Don’t Ignore Chest Pain: New Study Helps Identify Those Most at Risk for Heart Attack

Don't Ignore Chest PainResearchers at Keele University have made significant progress in understanding how to better prevent future heart attacks in individuals experiencing unexplained chest pain.

This breakthrough could potentially benefit millions of people who visit their GP every year in the UK due to chest discomfort. Despite undergoing various tests, many individuals remain undiagnosed, leaving their condition unattributed. However, research has indicated that those with unattributed chest pain face a higher risk of future heart issues compared to others.


Keele University’s team has pinpointed crucial factors that heighten the chances of individuals experiencing unexplained chest pain to develop heart and circulatory ailments. Their findings, published in the European Journal of Preventive Cardiology, aim to assist doctors in identifying those at the highest risk so they can provide timely preventive treatments and lifestyle advice.

Using anonymized data from over 600,000 patients with unattributed chest pain, the researchers developed and validated risk calculators. These tools analyzed information from GP records, hospital admissions, and mortality data over a period of at least five years. The findings indicated that individuals with atrial fibrillation, diabetes, and managed high blood pressure faced the greatest risk of developing heart and circulatory conditions.

Furthermore, nearly half of those at high risk were smokers or obese, indicating the importance of addressing lifestyle factors. The researchers estimated that supporting smokers with obesity to quit smoking and lose weight could significantly reduce their risk of heart problems over ten years.

Interestingly, the study found that current risk-prediction tools may underestimate the risk for this group of patients. A comparison with the existing QRISK3 risk calculator showed discrepancies, with a significant portion of patients having higher risks according to the new model developed by the researchers.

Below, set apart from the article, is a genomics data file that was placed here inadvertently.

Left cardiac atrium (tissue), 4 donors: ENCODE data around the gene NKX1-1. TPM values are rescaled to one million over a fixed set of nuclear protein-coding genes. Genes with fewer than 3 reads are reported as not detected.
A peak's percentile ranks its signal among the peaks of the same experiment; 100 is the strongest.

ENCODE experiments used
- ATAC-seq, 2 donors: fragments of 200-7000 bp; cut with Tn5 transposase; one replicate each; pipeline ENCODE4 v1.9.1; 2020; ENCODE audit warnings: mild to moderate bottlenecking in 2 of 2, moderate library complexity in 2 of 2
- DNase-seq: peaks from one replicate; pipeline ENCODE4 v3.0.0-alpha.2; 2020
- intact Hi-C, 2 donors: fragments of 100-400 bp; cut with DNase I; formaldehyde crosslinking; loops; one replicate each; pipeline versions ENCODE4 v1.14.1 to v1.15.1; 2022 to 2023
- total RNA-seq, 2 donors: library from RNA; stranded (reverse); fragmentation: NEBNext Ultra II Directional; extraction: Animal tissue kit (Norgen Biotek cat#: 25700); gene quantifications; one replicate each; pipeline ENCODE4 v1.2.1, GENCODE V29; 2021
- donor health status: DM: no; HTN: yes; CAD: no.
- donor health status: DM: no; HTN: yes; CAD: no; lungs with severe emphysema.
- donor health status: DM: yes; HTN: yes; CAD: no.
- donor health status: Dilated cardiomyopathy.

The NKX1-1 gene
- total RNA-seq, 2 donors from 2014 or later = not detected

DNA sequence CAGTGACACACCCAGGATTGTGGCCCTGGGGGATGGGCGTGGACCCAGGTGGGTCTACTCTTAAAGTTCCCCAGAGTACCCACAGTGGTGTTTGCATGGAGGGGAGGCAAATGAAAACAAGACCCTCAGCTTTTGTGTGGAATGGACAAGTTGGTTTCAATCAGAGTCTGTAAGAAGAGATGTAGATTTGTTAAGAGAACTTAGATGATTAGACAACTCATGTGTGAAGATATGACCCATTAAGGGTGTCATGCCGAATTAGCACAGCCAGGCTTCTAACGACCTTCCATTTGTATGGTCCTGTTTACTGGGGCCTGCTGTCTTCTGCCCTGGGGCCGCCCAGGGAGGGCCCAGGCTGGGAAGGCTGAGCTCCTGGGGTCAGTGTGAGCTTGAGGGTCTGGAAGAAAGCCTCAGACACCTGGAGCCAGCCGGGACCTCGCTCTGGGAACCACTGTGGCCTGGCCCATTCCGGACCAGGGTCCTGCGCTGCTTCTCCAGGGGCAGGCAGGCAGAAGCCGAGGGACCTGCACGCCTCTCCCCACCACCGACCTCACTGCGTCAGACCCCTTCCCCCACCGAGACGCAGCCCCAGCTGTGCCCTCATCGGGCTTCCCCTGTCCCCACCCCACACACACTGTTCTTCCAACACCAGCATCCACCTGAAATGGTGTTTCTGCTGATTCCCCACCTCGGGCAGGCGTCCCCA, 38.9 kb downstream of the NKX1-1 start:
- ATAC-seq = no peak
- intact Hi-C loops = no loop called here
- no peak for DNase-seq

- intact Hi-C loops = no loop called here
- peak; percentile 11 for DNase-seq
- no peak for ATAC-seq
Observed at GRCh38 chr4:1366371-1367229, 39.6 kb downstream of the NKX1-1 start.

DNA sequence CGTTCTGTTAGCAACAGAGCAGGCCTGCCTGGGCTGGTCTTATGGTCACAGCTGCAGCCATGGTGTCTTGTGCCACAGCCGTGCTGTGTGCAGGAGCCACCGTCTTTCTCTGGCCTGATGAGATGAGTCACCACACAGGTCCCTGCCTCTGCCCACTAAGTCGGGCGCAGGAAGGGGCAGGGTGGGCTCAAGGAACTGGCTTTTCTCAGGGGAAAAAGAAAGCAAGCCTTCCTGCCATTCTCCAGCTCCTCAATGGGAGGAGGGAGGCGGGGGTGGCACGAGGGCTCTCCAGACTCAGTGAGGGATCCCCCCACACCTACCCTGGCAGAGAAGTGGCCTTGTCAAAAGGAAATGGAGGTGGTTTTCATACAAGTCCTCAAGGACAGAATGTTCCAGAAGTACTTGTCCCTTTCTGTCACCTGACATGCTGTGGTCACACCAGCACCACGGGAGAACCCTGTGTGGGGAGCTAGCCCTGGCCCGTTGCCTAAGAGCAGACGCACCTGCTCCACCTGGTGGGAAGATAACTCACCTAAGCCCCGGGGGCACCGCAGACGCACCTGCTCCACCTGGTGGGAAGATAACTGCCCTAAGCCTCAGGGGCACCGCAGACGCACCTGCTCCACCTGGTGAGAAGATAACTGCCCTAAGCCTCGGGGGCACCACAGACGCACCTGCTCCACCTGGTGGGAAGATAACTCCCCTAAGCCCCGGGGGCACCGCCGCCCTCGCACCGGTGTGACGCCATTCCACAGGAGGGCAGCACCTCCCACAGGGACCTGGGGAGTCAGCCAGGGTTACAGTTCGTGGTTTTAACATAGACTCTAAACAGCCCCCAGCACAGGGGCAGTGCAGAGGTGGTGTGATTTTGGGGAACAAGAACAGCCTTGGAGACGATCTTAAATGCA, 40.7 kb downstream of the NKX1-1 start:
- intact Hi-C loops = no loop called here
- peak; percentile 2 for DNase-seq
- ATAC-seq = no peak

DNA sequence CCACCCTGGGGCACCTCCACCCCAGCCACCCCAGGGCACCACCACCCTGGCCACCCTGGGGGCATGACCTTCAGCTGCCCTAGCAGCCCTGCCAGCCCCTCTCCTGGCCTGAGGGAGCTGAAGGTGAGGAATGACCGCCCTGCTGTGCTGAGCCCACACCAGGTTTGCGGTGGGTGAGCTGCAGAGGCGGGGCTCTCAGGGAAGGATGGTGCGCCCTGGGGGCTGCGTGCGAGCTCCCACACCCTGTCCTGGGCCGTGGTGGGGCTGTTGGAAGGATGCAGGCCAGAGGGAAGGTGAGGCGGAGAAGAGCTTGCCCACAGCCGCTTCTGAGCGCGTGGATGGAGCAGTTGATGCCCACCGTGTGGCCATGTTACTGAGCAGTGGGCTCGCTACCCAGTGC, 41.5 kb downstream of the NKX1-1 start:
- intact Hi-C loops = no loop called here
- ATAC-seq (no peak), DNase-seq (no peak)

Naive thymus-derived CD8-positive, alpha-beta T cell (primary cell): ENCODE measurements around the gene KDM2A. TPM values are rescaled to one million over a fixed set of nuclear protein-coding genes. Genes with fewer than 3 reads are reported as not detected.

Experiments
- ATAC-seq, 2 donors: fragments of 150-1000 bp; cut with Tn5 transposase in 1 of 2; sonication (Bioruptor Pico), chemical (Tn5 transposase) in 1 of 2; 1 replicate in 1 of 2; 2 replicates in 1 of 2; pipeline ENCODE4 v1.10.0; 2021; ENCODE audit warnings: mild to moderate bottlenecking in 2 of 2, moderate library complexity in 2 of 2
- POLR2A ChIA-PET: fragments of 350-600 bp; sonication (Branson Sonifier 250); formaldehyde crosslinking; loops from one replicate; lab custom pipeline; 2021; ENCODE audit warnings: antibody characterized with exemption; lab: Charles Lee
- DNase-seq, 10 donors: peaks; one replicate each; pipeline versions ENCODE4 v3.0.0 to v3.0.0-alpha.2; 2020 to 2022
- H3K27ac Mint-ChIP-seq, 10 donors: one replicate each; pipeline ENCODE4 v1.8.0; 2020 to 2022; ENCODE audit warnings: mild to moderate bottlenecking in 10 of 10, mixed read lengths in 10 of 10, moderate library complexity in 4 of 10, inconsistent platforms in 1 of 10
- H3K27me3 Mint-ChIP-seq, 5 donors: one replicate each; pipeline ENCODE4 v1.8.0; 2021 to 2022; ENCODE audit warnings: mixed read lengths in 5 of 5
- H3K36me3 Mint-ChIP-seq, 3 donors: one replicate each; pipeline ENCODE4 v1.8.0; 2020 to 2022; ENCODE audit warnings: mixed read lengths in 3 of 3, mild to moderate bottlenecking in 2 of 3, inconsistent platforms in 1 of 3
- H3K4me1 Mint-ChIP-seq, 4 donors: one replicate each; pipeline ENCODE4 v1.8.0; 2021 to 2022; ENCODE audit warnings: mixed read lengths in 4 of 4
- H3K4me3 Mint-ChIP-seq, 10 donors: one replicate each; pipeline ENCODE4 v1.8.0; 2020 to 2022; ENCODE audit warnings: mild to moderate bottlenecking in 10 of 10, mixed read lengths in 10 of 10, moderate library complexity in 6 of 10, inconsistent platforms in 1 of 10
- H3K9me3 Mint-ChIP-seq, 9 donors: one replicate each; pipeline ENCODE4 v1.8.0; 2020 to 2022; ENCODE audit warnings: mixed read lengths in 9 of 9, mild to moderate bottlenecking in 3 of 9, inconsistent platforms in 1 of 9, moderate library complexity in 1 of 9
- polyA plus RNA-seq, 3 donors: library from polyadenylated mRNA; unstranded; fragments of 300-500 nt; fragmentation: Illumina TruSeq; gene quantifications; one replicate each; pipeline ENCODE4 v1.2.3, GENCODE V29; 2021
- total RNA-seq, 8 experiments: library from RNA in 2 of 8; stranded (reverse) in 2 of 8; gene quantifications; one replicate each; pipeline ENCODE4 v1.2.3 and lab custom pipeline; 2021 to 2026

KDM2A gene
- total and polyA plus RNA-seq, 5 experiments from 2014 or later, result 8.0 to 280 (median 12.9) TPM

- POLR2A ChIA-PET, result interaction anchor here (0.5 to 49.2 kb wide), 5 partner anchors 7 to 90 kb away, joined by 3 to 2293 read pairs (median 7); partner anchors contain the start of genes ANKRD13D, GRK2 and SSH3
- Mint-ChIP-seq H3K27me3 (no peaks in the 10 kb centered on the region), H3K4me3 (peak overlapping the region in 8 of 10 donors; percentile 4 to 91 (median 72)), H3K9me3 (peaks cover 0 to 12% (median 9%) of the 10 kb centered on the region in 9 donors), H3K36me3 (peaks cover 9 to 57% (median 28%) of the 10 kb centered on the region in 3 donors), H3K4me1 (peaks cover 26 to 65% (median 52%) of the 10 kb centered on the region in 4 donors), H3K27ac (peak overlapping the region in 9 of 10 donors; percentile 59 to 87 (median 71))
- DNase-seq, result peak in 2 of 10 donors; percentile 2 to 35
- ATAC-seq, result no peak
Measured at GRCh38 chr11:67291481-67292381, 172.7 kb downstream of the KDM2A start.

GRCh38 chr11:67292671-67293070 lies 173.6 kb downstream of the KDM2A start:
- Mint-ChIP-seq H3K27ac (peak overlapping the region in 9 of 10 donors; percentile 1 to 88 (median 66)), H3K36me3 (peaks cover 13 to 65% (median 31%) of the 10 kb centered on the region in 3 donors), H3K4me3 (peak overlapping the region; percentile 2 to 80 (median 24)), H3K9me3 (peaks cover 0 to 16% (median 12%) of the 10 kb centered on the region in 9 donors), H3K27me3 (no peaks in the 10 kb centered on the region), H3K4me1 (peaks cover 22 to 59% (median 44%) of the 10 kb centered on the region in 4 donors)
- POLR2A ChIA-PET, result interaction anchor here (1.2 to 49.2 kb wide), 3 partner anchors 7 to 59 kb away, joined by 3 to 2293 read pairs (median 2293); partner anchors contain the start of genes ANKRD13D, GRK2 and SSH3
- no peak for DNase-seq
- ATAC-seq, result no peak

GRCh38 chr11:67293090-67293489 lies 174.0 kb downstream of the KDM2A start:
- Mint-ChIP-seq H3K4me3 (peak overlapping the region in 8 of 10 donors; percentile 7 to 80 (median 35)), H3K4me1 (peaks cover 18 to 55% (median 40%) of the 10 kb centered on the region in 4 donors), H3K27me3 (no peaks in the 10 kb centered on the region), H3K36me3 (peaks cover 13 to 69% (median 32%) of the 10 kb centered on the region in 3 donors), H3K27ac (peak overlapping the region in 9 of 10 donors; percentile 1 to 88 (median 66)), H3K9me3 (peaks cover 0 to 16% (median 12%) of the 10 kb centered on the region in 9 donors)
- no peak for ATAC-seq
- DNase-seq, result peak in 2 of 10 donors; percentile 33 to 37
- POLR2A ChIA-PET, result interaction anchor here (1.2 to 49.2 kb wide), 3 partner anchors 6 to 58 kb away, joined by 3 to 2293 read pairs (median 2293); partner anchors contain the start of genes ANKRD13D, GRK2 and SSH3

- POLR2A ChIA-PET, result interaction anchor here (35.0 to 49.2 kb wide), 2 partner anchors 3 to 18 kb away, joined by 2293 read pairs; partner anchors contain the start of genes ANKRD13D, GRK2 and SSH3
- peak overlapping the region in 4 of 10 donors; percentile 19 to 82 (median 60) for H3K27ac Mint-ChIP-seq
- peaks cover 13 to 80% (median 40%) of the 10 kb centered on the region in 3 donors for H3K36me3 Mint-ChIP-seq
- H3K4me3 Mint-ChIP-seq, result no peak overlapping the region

Professor Mamas Mamas, one of the researchers involved in the study, emphasized the significance of recognizing chest pain as a warning sign for potential future health issues. He highlighted the possibility of utilizing information from health records to identify high-risk individuals and promote healthier lifestyles.

Professor Bryan Williams of the British Heart Foundation hailed the research as crucial in leveraging health data to prevent heart problems. He stressed the importance of responding to early warning signs to prevent avoidable heart attacks, particularly in the face of challenges within healthcare systems.

In conclusion, the study underscores the importance of proactive measures in identifying and managing risk factors associated with unattributed chest pain, ultimately aiming to reduce the burden of heart diseases in affected individuals.

Author Bio

Devon Andre has been involved in the health and dietary supplement industry for a number of years. Devon has written extensively for Bel Marra Health. He has a Bachelor of Forensic Science from the University of Windsor, and went on to complete a Juris Doctor from the University of Pittsburgh. Devon is keenly aware of trends and new developments in the area of health and wellness. He embraces an active lifestyle combining diet, exercise and healthy choices. By working to inform readers of the options available to them, he hopes to improve their health and quality of life.